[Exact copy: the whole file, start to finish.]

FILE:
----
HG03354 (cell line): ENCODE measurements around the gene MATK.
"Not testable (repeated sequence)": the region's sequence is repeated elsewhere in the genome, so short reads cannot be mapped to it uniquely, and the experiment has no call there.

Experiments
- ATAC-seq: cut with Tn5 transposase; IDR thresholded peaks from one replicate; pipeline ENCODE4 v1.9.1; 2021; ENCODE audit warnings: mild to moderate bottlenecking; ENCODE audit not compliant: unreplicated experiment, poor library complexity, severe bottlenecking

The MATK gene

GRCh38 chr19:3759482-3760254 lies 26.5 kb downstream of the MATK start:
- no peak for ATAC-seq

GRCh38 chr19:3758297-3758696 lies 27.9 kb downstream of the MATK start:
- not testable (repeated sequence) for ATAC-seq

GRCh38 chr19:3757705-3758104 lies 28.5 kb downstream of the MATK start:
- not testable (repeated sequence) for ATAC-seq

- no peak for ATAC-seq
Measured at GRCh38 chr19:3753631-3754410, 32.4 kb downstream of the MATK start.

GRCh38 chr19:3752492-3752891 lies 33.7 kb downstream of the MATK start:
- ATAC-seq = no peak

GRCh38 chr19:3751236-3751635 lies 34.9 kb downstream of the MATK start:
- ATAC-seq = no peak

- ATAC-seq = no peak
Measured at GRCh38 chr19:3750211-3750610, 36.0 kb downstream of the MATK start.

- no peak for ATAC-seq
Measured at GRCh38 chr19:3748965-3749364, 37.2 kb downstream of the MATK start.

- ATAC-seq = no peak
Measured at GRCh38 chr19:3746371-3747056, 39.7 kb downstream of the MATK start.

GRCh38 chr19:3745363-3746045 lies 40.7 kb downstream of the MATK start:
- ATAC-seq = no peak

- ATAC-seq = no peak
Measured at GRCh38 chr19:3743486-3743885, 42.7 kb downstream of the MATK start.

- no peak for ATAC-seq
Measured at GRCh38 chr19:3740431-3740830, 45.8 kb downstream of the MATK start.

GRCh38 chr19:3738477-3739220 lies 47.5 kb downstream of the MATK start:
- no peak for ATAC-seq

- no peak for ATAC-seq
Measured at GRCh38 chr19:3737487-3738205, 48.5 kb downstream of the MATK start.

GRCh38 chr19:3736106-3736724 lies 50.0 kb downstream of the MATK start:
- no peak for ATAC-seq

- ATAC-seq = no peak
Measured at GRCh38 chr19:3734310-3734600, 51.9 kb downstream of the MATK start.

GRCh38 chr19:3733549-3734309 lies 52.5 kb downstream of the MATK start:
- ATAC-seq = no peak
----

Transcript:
HG03354 (cell line): ENCODE measurements around the gene MATK.
"Not testable (repeated sequence)": the region's sequence is repeated elsewhere in the genome, so short reads cannot be mapped to it uniquely, and the experiment has no call there.

Experiments
- ATAC-seq: cut with Tn5 transposase; IDR thresholded peaks from one replicate; pipeline ENCODE4 v1.9.1; 2021; ENCODE audit warnings: mild to moderate bottlenecking; ENCODE audit not compliant: unreplicated experiment, poor library complexity, severe bottlenecking

The MATK gene

GRCh38 chr19:3759482-3760254 lies 26.5 kb downstream of the MATK start:
- no peak for ATAC-seq

GRCh38 chr19:3758297-3758696 lies 27.9 kb downstream of the MATK start:
- not testable (repeated sequence) for ATAC-seq

GRCh38 chr19:3757705-3758104 lies 28.5 kb downstream of the MATK start:
- not testable (repeated sequence) for ATAC-seq

- no peak for ATAC-seq
Measured at GRCh38 chr19:3753631-3754410, 32.4 kb downstream of the MATK start.

GRCh38 chr19:3752492-3752891 lies 33.7 kb downstream of the MATK start:
- ATAC-seq = no peak

GRCh38 chr19:3751236-3751635 lies 34.9 kb downstream of the MATK start:
- ATAC-seq = no peak

- ATAC-seq = no peak
Measured at GRCh38 chr19:3750211-3750610, 36.0 kb downstream of the MATK start.

- no peak for ATAC-seq
Measured at GRCh38 chr19:3748965-3749364, 37.2 kb downstream of the MATK start.

- ATAC-seq = no peak
Measured at GRCh38 chr19:3746371-3747056, 39.7 kb downstream of the MATK start.

GRCh38 chr19:3745363-3746045 lies 40.7 kb downstream of the MATK start:
- ATAC-seq = no peak

- ATAC-seq = no peak
Measured at GRCh38 chr19:3743486-3743885, 42.7 kb downstream of the MATK start.

- no peak for ATAC-seq
Measured at GRCh38 chr19:3740431-3740830, 45.8 kb downstream of the MATK start.

GRCh38 chr19:3738477-3739220 lies 47.5 kb downstream of the MATK start:
- no peak for ATAC-seq

- no peak for ATAC-seq
Measured at GRCh38 chr19:3737487-3738205, 48.5 kb downstream of the MATK start.

GRCh38 chr19:3736106-3736724 lies 50.0 kb downstream of the MATK start:
- no peak for ATAC-seq

- ATAC-seq = no peak
Measured at GRCh38 chr19:3734310-3734600, 51.9 kb downstream of the MATK start.

GRCh38 chr19:3733549-3734309 lies 52.5 kb downstream of the MATK start:
- ATAC-seq = no peak